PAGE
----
Villiers refused to grant surveillance warrants to MI5
Most dissident attacks in North last year were foiled, according to head of security services
Northern Ireland secretary Theresa Villiers who has refused surveillance warrants sought by MI5. Photograph: PA
The Intelligence Services Commissioner said the Northern Ireland Office (NIO) took great care when considering requests from the counter-terrorism agency and paperwork was in good order.
But Sir Mark Waller expressed concern about the breadth of language used to define the subjects on two urgent warrants, one which included intrusive surveillance.
He said: “The Secretary of State for Northern Ireland shows a keen interest in the case for necessity and proportionality.
“She can and does refuse warrants.”
Intrusive surveillance can only take place in support of one of the functions of the intelligence services in relation to the activity specified in the warrant signed by the Secretary of State.
Dissident republicans opposed to the peace process in Northern Ireland pose a severe threat and have killed policemen, soldiers and a prison officer.
MI5 took on responsibility for national security intelligence work in Northern Ireland in 2007.
Most dissident attacks in Northern Ireland last year were foiled, according to the head of the organisation.
Andrew Parker, the director-general of the British Security Service, said of more than 20 such incidents, most were unsuccessful and that up to four times that amount had been prevented.
Late last year, secret MI5 recordings at a house in Newry, Co Down, led to the arrest of 12 men during a police sting operation.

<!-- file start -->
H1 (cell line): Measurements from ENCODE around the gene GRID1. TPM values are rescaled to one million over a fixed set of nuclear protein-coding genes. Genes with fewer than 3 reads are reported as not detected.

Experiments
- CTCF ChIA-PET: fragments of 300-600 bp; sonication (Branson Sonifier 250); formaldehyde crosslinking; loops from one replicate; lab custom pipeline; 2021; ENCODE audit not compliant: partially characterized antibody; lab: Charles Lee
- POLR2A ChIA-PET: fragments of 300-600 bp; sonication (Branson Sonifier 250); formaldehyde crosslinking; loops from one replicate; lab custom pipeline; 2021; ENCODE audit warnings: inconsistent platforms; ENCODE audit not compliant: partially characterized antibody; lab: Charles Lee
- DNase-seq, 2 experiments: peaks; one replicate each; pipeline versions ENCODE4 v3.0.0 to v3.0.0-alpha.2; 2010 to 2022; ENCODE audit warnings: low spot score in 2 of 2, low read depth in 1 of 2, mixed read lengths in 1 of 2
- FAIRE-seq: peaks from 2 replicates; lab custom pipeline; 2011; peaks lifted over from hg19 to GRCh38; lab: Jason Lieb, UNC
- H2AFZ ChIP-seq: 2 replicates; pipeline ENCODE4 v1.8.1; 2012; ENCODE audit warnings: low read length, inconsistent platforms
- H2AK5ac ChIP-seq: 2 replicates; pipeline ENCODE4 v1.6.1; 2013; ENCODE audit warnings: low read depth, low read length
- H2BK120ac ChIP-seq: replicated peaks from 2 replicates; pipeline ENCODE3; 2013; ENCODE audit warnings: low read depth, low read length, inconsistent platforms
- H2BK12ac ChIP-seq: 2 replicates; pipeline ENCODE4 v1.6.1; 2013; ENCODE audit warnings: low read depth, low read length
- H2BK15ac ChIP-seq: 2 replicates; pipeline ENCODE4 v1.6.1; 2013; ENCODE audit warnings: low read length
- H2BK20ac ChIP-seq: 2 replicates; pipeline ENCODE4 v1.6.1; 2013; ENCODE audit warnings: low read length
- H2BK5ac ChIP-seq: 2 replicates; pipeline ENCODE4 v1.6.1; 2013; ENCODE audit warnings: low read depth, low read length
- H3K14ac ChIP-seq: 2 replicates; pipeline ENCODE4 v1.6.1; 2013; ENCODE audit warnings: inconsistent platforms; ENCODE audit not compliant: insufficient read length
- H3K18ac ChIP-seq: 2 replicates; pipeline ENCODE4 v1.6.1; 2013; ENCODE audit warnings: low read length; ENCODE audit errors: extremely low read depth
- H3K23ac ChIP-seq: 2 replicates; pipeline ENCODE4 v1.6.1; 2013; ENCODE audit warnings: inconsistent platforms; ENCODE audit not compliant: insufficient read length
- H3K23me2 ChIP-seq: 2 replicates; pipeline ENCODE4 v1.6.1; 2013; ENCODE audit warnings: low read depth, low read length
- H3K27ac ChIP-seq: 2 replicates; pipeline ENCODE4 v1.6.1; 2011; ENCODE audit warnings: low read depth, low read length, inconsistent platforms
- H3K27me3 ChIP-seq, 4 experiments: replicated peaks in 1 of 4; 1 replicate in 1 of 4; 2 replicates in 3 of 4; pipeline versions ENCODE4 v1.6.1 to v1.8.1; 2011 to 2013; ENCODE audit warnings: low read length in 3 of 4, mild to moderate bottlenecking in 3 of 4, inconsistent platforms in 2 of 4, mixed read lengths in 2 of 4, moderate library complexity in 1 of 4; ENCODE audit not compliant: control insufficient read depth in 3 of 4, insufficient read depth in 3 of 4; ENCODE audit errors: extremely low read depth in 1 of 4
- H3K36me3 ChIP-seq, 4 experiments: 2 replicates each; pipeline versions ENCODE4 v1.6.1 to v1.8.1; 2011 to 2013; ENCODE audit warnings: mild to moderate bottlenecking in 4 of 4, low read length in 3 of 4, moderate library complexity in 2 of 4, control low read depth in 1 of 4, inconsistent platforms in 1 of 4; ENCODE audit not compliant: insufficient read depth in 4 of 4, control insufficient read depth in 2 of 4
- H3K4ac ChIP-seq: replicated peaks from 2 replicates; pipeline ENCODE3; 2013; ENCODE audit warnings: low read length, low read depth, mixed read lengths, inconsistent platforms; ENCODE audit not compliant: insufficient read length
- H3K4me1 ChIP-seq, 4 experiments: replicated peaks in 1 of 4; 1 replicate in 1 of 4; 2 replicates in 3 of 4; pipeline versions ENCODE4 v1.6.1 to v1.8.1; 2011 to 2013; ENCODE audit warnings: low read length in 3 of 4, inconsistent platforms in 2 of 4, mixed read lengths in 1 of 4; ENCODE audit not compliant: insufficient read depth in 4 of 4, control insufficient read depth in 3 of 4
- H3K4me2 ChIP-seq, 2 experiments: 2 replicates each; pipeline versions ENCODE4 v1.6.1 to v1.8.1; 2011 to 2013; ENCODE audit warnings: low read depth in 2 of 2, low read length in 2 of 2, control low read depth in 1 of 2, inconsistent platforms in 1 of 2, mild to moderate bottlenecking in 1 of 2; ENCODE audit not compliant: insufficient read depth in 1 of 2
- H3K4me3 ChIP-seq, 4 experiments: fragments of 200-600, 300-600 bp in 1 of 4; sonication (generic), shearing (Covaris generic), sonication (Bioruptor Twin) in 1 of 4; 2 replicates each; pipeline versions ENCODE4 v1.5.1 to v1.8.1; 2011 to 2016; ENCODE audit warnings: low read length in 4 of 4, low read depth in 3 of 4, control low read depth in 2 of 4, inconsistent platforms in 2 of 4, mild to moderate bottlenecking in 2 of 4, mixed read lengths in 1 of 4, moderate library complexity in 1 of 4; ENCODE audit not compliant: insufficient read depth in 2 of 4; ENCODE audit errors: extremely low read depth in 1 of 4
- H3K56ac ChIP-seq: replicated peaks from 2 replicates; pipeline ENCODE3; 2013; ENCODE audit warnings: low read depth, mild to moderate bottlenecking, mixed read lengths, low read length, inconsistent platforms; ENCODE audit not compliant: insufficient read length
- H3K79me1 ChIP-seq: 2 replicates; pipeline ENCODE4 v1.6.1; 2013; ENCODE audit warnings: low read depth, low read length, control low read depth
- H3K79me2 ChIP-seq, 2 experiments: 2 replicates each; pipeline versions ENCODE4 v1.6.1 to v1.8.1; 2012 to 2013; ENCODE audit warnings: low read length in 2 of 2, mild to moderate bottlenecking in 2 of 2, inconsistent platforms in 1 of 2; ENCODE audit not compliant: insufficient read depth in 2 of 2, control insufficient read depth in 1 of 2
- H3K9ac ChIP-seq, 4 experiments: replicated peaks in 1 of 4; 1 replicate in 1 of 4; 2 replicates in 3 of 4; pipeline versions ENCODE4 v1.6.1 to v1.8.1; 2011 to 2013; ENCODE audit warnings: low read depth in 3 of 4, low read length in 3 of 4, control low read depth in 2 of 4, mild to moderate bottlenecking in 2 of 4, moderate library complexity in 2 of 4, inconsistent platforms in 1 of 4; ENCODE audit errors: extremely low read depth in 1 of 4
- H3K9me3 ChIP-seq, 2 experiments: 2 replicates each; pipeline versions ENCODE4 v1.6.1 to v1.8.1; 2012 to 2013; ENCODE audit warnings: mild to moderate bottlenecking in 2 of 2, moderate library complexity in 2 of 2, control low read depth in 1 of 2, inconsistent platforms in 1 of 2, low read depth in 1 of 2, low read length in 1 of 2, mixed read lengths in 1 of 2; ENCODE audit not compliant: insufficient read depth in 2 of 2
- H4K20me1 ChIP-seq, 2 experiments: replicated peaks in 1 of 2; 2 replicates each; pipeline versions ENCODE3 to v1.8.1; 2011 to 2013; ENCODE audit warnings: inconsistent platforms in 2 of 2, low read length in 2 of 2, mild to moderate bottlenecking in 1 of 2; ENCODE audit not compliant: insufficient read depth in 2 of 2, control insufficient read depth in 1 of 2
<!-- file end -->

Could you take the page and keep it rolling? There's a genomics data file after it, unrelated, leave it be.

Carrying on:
Sir Mark said: “In Northern Ireland I was concerned with the breadth of language used to define the subjects on two urgent warrants, one of which included an intrusive surveillance authorisation.
“However after challenging the Northern Ireland Office (NIO) I was reassured that they were keeping a very close eye on the use of the warrants and that the Secretary of State expected to be notified of any use.
“I was satisfied that the urgency of the warrants was necessary and that the correct procedures had been applied but recommended that the renewal submission, which had to take place within two working days, should reflect the limitations being applied by NIO to the use of the warrant.”
The commissioner published his report for 2014 recently.
He said: “Generally NIO take a great deal of care looking at the submissions from MI5 and asking questions to clarify what is required by the Service before submitting to the Secretary of State.
“I have asked NIO to inform me of any cases where either NIO or the Secretary of State has had doubts.
“I am not looking to second guess the decisions but would like to see the consideration given to each case and discuss this.”
He assessed whether the surveillance was proportional.
“The case for proportionality was set out clearly in the paperwork I reviewed.
“The language of submissions should reflect any limitations applied to the use of the warrant.
“When authorising a warrant the Northern Ireland Secretary may put limitations on that warrant for example by setting a time for her to review it. I regard such limitations as good practice.
“The paperwork provided by NIO was in good order.
“I made a number of recommendations, mostly around the area of thematic property warrants which I will monitor.”
He has said property warrants should be as narrow as possible and that thematic warrants should not be requested for administrative convenience.
A spokeswoman for the NIO declined to comment.